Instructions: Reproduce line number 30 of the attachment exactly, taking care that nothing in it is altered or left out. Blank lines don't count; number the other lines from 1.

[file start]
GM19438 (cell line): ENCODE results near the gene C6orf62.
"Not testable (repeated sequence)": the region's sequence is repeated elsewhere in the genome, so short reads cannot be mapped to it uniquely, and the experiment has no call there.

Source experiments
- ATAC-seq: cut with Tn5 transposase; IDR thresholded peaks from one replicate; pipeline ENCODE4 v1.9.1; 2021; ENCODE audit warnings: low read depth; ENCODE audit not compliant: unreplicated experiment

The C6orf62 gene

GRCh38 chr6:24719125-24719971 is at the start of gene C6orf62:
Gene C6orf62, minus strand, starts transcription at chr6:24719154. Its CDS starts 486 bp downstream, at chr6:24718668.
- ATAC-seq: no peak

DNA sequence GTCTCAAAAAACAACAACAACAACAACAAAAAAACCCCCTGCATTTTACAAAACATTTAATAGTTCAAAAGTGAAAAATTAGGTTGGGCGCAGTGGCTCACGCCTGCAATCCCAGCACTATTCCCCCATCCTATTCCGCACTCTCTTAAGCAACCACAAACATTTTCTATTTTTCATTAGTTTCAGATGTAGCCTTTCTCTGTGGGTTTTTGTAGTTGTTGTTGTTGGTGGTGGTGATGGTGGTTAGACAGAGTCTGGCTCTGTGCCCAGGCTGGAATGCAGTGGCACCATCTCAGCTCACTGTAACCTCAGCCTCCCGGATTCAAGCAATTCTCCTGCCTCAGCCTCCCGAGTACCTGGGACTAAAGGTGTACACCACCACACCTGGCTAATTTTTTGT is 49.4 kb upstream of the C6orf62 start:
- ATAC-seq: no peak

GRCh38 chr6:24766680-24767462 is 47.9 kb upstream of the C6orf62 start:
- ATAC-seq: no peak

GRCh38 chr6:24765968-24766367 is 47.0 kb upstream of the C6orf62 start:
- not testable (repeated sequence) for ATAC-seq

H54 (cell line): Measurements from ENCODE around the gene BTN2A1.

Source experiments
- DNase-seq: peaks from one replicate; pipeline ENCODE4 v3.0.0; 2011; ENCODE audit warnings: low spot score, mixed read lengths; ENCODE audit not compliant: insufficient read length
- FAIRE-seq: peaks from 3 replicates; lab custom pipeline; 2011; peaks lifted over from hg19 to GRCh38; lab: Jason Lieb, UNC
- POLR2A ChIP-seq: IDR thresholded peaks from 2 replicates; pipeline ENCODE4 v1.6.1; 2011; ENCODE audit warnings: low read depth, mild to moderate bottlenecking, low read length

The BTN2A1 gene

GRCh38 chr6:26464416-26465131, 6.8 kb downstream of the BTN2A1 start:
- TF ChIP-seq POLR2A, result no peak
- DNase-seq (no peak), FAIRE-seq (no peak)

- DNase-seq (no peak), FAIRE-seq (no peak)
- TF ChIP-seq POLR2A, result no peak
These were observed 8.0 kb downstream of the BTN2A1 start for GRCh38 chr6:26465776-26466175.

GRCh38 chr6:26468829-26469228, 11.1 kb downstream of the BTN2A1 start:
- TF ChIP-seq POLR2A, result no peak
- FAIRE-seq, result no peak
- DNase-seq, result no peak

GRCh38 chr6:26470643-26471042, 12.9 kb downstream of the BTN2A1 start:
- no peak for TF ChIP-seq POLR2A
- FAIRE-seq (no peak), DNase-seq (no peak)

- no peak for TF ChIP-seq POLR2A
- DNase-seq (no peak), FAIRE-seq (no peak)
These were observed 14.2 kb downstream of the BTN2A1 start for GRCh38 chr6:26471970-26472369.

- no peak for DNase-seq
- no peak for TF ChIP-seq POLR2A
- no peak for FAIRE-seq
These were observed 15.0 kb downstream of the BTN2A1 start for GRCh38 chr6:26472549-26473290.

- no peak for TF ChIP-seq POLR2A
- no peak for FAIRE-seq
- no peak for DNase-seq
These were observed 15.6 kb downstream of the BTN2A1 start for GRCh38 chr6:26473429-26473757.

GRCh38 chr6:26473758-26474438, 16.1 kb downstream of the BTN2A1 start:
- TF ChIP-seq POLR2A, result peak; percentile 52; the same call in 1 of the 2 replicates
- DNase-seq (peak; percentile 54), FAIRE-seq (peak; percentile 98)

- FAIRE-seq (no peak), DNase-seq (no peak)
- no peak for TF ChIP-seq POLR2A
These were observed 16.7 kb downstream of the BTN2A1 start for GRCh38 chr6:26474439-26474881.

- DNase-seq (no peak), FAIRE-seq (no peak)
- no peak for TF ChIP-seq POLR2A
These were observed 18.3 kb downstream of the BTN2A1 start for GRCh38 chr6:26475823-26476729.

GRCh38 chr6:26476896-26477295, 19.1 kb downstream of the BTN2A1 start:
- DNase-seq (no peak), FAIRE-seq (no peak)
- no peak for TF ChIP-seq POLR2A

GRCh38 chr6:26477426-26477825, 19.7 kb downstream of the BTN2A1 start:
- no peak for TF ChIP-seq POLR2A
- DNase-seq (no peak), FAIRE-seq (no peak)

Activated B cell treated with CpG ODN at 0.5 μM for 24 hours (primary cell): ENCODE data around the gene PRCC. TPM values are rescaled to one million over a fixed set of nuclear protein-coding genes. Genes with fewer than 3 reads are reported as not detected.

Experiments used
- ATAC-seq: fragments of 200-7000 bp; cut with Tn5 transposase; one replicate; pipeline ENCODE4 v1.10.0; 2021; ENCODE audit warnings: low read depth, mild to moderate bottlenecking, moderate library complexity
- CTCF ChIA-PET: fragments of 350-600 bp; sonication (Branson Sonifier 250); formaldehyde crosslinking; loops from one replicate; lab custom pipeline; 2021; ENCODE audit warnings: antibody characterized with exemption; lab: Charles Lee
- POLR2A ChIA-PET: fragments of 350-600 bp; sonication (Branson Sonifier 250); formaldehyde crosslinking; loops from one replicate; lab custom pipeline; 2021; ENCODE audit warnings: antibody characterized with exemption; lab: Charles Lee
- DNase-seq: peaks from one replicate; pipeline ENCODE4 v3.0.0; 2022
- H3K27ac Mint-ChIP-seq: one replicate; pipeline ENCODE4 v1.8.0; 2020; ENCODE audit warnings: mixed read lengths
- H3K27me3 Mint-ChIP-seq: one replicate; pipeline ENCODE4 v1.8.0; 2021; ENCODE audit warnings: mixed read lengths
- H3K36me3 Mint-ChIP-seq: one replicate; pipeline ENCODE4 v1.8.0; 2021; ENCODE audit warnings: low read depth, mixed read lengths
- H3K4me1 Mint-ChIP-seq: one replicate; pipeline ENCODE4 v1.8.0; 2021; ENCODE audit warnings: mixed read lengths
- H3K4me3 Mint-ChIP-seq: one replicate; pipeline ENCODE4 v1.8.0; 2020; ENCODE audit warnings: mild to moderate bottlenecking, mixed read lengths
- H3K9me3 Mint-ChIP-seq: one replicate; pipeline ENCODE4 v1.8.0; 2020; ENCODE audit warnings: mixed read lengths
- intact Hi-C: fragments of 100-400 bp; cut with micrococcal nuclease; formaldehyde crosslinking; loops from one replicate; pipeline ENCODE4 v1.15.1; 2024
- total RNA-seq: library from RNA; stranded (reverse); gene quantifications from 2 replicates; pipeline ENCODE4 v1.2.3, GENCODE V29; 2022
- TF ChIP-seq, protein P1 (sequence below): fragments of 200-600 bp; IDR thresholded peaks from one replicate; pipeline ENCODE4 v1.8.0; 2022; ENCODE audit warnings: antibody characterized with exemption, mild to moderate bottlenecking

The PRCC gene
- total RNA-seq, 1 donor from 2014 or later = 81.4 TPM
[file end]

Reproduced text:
- DNase-seq, result no peak